Scientists explore breath test to detect lung cancer

Lung cancer is the third most common cancer in the United States, with the highest mortality rate, according to the Centers for Disease Control and Prevention.

Lung cancer is the third most common cancer in the United States, with the highest mortality rate, according to the Centers for Disease Control and Prevention (CDC).

Lung cancer is frequently detected late, resulting in limited treatment options and ultimately contributing to the high mortality rate.

The University of Louisville recently published a study in the journal PLOS One that demonstrated a newly developed lung cancer detection test that may identify which Volatile Organic Compounds (VOCs) are more likely to be found in people with lung cancer. CT scans are currently used to detect lung cancer and are made available to high-risk individuals.

There is a lot of active research into cancer detection. From epigenetic testing, which can tell whether a person has ovarian, breast, or cervical cancer based on cervical smear samples, to the GRAIL study, which published some of the findings from its attempt to develop a blood test that can detect cancer and where it is located in the body.

Researchers believe that earlier detection will help save lives and money as more treatment options become available.

Another topic that has piqued people’s interest is the possibility of using VOC measurements to detect lung cancer.However, The volatile chemicals found in breath are not always caused by lung cancer tumours. Chemicals are transported to the lungs by blood from all over the body, says Dr Mike Davies of the University of Liverpool and co-founder of the lung cancer foundation. And when they reach the lungs, they will be expelled in the breath. “Ketones are a practical example of this because the breath you get from some diabetics is the same kind of process in that it’s released in the blood system and comes out in the breath,” he added.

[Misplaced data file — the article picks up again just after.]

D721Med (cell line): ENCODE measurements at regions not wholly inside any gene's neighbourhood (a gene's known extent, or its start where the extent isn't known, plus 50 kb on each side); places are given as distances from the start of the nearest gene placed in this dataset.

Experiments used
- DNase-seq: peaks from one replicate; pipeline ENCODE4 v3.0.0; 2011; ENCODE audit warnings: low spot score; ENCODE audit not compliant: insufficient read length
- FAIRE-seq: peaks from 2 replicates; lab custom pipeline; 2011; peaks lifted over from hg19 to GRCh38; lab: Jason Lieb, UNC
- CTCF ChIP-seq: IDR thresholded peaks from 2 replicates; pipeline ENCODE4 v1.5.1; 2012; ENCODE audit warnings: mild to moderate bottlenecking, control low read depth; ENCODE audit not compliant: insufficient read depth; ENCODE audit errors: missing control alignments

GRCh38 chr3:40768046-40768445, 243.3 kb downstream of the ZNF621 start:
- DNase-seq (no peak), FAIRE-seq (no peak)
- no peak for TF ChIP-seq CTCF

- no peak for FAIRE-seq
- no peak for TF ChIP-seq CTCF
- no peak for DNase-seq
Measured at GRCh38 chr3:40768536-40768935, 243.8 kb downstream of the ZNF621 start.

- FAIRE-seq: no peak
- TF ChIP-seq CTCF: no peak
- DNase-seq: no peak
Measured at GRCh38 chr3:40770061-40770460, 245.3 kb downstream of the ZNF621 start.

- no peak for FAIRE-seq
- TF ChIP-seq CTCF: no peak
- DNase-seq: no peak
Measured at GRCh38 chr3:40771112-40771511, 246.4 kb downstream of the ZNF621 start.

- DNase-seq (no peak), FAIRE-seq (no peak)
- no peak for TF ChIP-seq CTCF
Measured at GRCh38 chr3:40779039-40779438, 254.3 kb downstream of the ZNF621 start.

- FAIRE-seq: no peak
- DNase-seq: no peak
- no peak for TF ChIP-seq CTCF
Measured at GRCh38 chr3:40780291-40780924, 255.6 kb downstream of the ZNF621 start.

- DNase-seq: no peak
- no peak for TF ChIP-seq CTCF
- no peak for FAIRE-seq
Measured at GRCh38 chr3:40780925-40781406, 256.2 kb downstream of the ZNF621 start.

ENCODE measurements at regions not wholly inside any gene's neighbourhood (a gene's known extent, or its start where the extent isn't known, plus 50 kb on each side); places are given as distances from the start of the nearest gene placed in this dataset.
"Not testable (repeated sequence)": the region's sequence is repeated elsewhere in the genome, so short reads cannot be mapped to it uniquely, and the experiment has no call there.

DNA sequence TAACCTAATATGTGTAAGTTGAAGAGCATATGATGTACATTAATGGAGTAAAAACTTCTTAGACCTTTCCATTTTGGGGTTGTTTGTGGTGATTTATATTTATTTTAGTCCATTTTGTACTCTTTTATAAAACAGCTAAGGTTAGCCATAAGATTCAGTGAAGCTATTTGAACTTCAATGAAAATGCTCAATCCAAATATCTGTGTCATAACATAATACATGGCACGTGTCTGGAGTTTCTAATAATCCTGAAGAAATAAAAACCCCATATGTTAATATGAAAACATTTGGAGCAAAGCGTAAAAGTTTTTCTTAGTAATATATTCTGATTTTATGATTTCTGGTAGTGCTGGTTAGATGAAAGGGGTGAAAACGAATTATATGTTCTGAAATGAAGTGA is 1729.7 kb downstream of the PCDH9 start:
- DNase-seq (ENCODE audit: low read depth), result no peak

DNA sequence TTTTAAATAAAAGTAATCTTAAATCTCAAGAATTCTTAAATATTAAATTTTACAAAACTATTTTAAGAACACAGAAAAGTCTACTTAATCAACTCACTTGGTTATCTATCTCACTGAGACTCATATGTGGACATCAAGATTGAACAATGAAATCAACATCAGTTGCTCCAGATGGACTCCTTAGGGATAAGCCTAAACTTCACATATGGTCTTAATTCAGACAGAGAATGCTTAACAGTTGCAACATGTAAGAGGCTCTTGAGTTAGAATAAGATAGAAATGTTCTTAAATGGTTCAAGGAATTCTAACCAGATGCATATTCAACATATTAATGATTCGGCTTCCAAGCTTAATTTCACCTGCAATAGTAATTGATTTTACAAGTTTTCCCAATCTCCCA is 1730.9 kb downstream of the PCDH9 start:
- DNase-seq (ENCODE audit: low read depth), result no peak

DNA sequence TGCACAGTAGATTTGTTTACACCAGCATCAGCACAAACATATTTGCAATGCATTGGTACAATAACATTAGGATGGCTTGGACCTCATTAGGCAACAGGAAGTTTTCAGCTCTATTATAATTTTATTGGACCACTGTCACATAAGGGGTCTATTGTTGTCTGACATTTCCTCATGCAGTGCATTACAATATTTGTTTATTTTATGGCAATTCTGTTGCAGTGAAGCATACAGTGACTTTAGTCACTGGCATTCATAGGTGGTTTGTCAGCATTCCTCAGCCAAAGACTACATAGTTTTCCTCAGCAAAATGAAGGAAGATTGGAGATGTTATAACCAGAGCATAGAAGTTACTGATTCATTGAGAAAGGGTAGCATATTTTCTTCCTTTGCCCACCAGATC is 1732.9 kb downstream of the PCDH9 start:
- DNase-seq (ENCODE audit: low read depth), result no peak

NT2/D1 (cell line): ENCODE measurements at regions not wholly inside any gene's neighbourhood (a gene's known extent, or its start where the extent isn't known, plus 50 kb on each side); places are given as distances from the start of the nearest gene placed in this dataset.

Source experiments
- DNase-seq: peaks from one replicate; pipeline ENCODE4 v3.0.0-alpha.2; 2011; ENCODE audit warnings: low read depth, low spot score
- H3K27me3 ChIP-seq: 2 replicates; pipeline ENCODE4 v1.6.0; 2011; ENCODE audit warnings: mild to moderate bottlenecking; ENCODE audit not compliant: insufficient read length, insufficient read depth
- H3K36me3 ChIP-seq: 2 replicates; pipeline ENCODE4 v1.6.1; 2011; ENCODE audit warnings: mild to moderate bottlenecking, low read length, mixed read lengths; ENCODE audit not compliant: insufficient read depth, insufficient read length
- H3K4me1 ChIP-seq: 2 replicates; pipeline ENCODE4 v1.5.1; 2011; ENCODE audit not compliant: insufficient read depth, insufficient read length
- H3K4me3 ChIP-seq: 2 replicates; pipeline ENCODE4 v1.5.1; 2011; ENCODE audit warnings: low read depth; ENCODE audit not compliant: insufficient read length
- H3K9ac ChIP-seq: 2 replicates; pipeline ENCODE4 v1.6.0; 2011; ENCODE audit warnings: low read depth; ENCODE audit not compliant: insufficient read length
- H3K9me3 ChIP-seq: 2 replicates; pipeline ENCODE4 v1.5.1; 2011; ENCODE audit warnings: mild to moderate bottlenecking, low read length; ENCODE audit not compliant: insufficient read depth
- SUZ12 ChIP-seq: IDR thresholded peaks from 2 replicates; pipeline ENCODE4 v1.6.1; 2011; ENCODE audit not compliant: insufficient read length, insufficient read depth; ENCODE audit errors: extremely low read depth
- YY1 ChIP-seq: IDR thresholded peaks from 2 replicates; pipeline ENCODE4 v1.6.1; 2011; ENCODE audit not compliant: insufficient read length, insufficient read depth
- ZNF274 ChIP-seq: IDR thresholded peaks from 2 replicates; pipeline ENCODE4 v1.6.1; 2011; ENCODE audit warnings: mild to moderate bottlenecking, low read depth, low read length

Prof Robert Rintoul, professor of thoracic oncology at Cambridge University in the United Kingdom, spoke with MNT about the difficulties in identifying and treating lung cancer.

“Unfortunately, the vast majority [of lung cancer patients] die of their disease.” And the reason for this is that nearly three-quarters of all people diagnosed with lung cancer [or 75%] have advanced stage disease.”

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In the current study, scientists devised a method to record the exhaled breath of 414 people. These individuals included 193 healthy control subjects chosen from the families of lung cancer patients, 156 of whom had untreated lung cancer and 65 of whom had benign lung nodules.

The vast majority of lung cancer patients were either current or former smokers. Eighty of the controls had never smoked, while the remaining 113 were current or former smokers. The lung cancer patients were significantly older than the healthy controls.

The researchers used machine learning to determine whether the VOCs found in cancer patients were related to their disease by collecting exhaled air samples with a newly designed technology to detect the various types of VOC present.

According to the PLOS One study, this led to the discovery of a cluster of 7 VOCs that, when found together, indicated the presence of lung cancer.

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